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Warming of the deep water in the Weddell Sea has important implications for Antarctic Bottom Water (AABW) formation, melting of pack ice, and the regional ocean-atmosphere heat transfer. In order to evaluate warming trends in the Weddell Sea, a historical data set encompassing CTD and bottle data from 1912 to 2000 was analyzed for temporal trend...

Warming of the deep water in the Weddell Sea has important implications for Antarctic Bottom Water (AABW) formation, melting of pack ice, and the regional ocean-atmosphere heat transfer. In order to evaluate warming trends in the Weddell Sea, a historical data set encompassing CTD and bottle data from 1912 to 2000 was analyzed for temporal trends in the deep water masses: Warm Deep Water (WDW) and Weddell Sea Deep Water (WSDW). The coldest WDW temperatures were primarily associated with the Weddell Polynya of the mid-1970’s. Subsequent warming occurred at a rate of ~0.012 ±0.007 oC yr-1 from the 1970’s to 1990’s. This warming was comparable to the global, average surface water warming observed by Levitus et al. [2000], to the warming of the WSBW in the central Weddell Sea observed by Fahrbach et al. [1998a], and to the surface ice temperature warming from 1970 to 1998 in the Weddell Sea observed by Comiso [2000]. The warming was not compensated by an increase in salinity and thus the WDW became less dense. The location of the warmest temperature was displaced towards the surface by ~200 m from the 1970’s to the 1990’s. Although the average Weddell Sea Deep Water (WSDW) potential temperatures between 1500 and 3500 m were Minimize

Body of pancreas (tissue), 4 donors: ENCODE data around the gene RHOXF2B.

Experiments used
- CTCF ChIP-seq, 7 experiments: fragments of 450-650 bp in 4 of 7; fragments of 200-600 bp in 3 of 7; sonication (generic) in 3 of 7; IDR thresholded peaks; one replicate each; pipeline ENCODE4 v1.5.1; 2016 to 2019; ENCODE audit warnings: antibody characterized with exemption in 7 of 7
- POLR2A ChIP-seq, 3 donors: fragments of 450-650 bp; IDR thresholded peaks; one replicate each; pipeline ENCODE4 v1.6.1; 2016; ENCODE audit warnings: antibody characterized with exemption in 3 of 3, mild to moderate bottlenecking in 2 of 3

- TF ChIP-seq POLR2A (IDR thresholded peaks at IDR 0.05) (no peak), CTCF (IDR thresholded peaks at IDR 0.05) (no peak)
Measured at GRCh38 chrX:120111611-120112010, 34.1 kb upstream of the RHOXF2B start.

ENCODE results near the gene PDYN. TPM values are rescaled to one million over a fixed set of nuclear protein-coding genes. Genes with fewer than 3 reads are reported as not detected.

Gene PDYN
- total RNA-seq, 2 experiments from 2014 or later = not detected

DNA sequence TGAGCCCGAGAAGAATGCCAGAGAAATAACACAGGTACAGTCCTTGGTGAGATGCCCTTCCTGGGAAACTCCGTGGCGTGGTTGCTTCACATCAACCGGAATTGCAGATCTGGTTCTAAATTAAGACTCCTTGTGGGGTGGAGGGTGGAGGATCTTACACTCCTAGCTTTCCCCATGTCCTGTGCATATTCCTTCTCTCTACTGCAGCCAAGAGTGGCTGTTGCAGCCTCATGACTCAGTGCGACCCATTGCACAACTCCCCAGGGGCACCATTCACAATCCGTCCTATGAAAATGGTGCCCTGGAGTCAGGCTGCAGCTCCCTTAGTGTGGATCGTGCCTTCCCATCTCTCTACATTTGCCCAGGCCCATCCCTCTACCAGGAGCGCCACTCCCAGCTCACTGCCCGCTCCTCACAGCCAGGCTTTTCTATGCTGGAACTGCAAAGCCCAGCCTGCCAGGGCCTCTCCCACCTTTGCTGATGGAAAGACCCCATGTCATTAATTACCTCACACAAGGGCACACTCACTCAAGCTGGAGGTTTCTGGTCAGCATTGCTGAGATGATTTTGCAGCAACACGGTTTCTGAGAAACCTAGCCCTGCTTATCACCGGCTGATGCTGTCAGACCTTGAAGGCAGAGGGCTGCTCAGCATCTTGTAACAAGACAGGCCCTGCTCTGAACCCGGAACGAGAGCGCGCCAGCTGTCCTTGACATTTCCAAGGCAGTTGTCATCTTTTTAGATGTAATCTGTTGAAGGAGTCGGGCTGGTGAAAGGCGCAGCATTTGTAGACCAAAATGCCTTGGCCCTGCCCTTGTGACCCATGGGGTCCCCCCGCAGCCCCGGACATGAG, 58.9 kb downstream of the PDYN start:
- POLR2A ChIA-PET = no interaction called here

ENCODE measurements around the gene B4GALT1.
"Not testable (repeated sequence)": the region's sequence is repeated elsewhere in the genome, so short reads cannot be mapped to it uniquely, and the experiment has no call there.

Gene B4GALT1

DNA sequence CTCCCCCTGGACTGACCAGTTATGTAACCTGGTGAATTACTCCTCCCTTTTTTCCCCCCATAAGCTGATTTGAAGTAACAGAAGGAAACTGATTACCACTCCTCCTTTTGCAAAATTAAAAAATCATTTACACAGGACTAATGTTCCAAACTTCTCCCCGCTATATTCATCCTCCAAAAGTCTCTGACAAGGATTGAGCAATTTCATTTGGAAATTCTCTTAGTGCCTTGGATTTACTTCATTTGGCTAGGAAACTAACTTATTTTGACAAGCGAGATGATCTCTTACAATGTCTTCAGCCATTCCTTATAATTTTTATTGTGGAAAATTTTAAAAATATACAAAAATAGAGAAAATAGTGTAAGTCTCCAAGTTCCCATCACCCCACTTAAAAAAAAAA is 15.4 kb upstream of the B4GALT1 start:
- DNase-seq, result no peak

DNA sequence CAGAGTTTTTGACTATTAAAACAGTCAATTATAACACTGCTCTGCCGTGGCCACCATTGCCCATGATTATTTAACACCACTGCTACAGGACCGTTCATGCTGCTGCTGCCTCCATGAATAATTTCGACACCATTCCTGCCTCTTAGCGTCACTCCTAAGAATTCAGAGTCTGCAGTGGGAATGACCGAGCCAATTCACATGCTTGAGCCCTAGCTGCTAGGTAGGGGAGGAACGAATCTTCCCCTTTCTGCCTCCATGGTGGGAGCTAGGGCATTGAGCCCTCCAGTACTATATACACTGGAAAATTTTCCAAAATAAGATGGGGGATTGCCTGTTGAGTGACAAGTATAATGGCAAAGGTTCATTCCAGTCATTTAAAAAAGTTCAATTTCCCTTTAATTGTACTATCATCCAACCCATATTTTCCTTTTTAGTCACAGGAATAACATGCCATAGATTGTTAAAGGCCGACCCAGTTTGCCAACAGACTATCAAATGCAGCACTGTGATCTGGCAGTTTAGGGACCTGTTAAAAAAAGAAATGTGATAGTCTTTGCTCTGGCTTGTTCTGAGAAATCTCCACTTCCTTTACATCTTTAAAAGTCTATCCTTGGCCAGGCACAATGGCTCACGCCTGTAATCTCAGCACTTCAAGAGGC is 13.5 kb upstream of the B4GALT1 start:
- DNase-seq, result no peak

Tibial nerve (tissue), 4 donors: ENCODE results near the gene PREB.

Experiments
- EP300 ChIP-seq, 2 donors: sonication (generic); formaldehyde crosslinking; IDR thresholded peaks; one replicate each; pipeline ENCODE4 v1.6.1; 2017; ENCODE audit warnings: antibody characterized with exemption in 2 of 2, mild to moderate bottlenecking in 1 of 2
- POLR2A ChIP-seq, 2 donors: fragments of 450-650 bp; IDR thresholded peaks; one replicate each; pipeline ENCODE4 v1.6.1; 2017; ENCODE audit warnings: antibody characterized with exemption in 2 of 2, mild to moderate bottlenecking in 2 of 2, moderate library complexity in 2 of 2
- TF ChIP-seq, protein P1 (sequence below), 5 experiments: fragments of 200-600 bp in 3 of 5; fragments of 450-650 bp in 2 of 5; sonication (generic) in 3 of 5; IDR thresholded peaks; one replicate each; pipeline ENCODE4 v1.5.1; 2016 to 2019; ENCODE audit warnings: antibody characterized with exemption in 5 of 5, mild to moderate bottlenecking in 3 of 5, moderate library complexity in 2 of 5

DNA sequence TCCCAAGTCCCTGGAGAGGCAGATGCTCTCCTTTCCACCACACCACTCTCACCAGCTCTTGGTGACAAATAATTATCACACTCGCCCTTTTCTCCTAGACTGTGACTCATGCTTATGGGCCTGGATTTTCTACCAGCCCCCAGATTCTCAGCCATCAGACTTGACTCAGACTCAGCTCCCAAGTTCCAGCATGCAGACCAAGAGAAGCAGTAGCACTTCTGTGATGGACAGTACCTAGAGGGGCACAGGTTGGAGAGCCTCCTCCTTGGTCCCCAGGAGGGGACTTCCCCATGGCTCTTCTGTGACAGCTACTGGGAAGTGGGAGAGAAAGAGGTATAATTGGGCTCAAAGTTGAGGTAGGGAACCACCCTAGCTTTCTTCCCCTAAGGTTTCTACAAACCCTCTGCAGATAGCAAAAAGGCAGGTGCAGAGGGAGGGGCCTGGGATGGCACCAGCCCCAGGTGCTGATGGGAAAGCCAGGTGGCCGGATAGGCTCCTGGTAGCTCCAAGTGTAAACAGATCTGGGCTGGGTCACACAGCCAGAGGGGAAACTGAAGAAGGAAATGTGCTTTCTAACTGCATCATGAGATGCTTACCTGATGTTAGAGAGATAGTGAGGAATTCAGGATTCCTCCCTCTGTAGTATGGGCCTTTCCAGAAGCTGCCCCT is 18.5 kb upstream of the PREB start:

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The Pennsylvania State University CiteSeerX Archives

Year of Publication:

2015-01-12

Source:

http://www.ldeo.columbia.edu/~rroberts/longterm.pdf

http://www.ldeo.columbia.edu/~rroberts/longterm.pdf Minimize

Document Type:

text

Language:

en

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Metadata may be used without restrictions as long as the oai identifier remains attached to it.